Just when we thought we were going to see record low lake levels over the summer months, in came the snow and rain and the lakes have started to rise again. Thankfully, we have been saved from what would have been a very difficult trout fishing season.
The water level peaked at about 57% and although the level is dropping slowly at the moment it’s looking great for the rest of summer and early autumn.
February is usually the hottest month in the mountains and so water temperatures are at their highest. The best fishing is always early morning or late evening.
The rivers are still looking great and what started out looking like a long hot and dry summer turned out to be not too bad so far.
The fishing on average has been pretty good and I don’t expect that to change for a while yet. We still have some excellent fishing to come over the next couple of months and you need to get down to the mountains to experience what great trout fishing we have available.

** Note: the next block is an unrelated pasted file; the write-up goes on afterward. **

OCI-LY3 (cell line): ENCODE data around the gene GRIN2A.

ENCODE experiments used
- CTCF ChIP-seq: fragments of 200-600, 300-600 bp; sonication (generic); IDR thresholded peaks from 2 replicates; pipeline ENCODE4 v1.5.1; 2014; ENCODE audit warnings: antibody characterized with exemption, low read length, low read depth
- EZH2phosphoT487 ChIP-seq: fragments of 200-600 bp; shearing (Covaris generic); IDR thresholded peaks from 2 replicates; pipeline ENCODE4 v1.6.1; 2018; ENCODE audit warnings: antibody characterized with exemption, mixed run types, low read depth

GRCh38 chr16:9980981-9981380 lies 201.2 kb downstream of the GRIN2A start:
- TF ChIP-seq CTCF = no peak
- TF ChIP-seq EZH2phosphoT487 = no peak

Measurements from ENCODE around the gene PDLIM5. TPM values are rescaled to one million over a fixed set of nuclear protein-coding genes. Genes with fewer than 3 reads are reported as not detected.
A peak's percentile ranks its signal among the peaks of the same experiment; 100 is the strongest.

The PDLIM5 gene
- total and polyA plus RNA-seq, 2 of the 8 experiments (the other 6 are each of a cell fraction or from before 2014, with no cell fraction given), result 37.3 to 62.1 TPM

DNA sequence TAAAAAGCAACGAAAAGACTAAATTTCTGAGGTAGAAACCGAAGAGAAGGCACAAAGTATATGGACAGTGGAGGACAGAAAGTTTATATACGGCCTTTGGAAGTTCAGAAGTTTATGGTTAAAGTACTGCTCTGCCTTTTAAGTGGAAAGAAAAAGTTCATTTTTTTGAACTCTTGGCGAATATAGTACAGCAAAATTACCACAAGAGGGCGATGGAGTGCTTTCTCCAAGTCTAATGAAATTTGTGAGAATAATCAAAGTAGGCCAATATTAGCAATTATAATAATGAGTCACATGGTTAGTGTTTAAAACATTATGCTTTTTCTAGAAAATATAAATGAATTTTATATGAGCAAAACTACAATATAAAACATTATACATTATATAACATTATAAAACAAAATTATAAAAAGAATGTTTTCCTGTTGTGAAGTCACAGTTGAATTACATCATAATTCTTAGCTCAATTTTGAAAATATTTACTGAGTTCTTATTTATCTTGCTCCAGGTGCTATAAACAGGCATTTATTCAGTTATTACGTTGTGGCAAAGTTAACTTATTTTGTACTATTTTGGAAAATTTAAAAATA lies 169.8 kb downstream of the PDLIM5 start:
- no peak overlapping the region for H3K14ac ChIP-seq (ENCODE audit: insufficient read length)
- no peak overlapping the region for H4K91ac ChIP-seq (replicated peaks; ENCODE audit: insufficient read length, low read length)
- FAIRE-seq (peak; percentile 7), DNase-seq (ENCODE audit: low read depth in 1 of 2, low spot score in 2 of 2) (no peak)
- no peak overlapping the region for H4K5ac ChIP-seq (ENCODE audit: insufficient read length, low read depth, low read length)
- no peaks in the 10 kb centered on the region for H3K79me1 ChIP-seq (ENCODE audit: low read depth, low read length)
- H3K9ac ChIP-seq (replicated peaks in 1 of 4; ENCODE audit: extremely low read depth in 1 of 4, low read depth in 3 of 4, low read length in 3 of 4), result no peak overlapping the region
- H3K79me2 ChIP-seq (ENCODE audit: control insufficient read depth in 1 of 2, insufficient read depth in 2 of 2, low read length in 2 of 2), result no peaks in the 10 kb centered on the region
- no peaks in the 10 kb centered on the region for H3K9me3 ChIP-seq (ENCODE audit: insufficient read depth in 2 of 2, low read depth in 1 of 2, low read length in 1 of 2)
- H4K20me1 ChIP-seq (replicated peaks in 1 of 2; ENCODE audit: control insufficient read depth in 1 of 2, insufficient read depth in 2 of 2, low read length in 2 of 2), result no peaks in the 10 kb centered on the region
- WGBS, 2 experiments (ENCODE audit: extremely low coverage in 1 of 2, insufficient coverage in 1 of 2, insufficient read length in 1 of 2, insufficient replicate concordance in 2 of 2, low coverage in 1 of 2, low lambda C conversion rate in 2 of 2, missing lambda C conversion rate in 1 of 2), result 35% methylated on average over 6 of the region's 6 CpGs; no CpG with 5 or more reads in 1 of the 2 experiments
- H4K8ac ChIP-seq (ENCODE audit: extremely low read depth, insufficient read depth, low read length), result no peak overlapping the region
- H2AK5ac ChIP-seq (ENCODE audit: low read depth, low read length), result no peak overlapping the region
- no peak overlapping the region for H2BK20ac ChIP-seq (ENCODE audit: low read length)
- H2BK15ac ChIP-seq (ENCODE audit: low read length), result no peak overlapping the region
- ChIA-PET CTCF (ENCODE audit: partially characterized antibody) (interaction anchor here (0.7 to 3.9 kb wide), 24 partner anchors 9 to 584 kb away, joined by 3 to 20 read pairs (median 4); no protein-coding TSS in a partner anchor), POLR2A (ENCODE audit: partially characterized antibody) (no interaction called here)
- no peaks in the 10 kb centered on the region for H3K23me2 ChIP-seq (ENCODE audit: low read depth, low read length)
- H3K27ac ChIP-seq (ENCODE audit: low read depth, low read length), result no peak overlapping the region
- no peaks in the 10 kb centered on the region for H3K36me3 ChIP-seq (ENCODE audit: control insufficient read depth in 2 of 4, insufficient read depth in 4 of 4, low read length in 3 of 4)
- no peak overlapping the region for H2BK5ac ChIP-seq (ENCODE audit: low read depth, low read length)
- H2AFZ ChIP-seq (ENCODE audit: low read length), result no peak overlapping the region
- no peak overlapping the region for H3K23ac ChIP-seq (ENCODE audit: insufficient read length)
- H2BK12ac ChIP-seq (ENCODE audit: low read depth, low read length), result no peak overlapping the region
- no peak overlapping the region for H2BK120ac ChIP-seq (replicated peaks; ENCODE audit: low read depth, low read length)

The closure rumour of Gaden Trout Hatchery last November was a shock to us all, but by late December all is now on track for the hatchery to stay open, with help from fishing licence money.
The immediate future of the Gaden Trout Hatchery in Jindabyne has been secured after the Minister for Primary Industries, Ian Macdonald, agreed to a funding proposal. The proposal was put forward by the Advisory Council on Recreational Fishing. It follows a meeting between the Minister and key stakeholders, including the Chair of the Advisory Council on Recreational Fishing, Bruce Schumacher; Steve Samuels, President of the NSW Council of Freshwater Anglers; Member for Monaro Steve Whan; and Robert Brown MLC.
The Advisory Council on Recreational Fishing suggested allocating funding from the Freshwater Trust to the Gaden Hatchery, which has been accepted by the Minister Ian MacDonald.
The trust will invest $417,000 annually to cover the cost of ongoing recurrent expenditure of this important resource. This funding will be in addition to the $124,000 support already provided by the Freshwater Trust each year.